Editors: S. Barry Cooper and Philip Maini
Alan Turing inhabited a very individual world between the abstract and the concrete. In Manchester in the early 1950s, in one of the more remarkable switches of focus in scientific history, he turned his attention from man-made computing machines to the hidden mathematics of emergent form in nature. Turing's 1952 paper, ‘The chemical basis of morphogenesis’, was ground-breaking as it proposed for the first time that biological patterning arose as a self-organized emergent phenomenon in which, counterintuitively, instabilities leading to spatial pattern arise via the interaction of stablizing processes. The model, in its simplest form of a coupled system of reaction–diffusion equations, assumes that a chemical pre-pattern is set up to which cells respond by differentiating in a concentration-dependent manner. This paper has led to a rich literature in analyses (both mathematical and computational) of the model and variants thereof—together with biological/chemical experiments aiming to lend support to the model by identifying the chemicals (termed morphogens by Turing) that may be involved. This issue of Interface Focus illustrates how the model has been applied in biology and how, as experimental techniques have become more sophisticated increasing biological data, the models have been updated through identification of possible morphogens, and extensions of the basic model to include other mechanisms.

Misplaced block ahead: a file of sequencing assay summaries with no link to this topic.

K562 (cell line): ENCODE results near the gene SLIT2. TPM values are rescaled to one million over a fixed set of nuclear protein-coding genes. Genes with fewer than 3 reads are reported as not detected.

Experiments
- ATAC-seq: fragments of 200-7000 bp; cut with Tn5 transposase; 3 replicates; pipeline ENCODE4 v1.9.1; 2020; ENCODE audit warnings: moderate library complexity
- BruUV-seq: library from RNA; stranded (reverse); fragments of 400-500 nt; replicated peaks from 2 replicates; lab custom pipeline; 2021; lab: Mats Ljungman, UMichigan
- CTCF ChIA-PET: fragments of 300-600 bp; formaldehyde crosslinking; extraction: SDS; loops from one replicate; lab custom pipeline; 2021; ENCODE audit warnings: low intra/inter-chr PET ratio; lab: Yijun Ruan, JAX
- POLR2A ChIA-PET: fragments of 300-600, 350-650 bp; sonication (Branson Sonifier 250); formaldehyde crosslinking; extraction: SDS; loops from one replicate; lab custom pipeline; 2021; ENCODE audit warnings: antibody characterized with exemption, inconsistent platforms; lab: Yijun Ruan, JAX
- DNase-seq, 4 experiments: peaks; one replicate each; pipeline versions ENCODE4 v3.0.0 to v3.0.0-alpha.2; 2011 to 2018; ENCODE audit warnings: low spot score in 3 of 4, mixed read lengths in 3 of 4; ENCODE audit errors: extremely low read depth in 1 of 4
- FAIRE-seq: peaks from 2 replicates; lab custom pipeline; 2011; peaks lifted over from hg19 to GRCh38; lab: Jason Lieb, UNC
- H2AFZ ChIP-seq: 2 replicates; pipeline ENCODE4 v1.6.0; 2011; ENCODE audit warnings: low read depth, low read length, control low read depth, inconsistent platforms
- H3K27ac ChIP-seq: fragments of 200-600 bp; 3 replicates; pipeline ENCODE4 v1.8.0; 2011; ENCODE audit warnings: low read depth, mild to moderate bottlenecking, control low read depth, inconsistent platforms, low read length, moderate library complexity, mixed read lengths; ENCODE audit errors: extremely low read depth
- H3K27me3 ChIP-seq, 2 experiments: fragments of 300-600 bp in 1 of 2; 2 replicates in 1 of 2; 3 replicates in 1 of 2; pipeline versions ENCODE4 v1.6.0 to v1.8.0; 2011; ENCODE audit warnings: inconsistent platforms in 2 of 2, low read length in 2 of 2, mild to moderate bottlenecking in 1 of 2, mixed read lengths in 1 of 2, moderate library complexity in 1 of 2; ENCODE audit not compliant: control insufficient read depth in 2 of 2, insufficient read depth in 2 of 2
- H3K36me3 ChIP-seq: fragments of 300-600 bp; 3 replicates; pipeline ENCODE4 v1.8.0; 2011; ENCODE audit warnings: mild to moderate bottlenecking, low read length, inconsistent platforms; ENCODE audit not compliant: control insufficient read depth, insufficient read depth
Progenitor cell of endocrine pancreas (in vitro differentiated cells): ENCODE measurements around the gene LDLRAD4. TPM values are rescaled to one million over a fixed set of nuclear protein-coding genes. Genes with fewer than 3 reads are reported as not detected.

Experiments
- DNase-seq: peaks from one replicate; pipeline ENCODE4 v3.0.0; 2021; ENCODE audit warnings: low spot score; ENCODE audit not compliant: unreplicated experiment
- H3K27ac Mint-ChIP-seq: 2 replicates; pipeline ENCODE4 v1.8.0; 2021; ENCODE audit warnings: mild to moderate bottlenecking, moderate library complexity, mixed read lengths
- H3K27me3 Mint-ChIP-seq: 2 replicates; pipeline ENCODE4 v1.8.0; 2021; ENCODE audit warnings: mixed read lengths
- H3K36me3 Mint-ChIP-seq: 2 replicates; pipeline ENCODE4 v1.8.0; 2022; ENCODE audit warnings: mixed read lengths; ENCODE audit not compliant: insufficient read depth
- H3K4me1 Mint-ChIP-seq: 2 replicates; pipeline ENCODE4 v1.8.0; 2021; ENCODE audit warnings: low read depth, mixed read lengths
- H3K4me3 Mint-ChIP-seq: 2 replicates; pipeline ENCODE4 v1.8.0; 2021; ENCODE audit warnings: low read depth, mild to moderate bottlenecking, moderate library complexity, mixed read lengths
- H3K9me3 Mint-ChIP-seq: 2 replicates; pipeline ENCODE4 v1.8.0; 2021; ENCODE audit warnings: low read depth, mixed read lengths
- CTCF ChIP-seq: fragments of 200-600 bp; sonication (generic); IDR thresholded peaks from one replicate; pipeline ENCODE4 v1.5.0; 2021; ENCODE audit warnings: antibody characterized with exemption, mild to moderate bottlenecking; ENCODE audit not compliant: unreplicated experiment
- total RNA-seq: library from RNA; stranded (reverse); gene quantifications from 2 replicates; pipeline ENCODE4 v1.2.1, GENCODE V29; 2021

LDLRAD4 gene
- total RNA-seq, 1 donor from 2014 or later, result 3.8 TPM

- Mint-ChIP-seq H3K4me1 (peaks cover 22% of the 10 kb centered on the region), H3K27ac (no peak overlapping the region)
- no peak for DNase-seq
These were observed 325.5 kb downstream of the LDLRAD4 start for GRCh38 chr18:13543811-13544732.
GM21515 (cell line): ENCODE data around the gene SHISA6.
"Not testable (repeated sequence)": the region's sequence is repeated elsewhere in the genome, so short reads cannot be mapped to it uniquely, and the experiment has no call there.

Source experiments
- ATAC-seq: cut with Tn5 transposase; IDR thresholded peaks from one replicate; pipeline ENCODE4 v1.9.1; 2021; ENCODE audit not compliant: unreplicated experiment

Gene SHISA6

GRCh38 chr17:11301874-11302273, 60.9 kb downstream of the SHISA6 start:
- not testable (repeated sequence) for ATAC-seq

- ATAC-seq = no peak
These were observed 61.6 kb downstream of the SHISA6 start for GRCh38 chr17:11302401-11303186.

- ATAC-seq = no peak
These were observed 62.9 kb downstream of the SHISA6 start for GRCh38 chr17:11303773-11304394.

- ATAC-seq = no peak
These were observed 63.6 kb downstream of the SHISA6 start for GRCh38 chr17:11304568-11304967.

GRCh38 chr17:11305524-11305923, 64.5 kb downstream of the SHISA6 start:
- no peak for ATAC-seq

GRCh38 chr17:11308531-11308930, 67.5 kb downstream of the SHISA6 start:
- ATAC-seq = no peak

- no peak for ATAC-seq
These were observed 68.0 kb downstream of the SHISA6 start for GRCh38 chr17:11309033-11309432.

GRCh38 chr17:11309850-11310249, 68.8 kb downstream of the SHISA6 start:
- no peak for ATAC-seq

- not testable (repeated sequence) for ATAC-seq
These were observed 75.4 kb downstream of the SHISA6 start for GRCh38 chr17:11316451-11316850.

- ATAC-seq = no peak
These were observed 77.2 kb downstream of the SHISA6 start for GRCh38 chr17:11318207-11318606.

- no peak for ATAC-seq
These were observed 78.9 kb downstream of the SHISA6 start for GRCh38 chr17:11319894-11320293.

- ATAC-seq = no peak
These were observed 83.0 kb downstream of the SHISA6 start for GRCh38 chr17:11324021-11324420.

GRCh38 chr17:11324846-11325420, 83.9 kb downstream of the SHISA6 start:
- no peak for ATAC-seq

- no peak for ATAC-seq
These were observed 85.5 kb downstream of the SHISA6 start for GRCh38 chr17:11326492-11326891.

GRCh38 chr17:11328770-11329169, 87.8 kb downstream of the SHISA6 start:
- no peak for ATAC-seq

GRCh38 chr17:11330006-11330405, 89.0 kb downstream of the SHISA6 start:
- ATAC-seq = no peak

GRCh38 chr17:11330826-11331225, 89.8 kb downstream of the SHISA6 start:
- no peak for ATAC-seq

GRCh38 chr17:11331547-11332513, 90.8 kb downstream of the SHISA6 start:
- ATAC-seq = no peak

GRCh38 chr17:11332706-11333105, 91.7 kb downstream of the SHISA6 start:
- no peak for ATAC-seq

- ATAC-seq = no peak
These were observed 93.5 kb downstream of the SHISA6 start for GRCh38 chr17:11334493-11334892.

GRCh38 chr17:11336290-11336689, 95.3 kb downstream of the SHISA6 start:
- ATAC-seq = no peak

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This issue is published concurrently with a Phil. Trans. A issue The foundations of computation, physics and mentality: the Turing legacy organised by S Barry Cooper and Samson Abramsky.
A video podcast in which Samson Abramsky discusses some of the topics featured in the issue and the lasting influence that Turing's work is still having today
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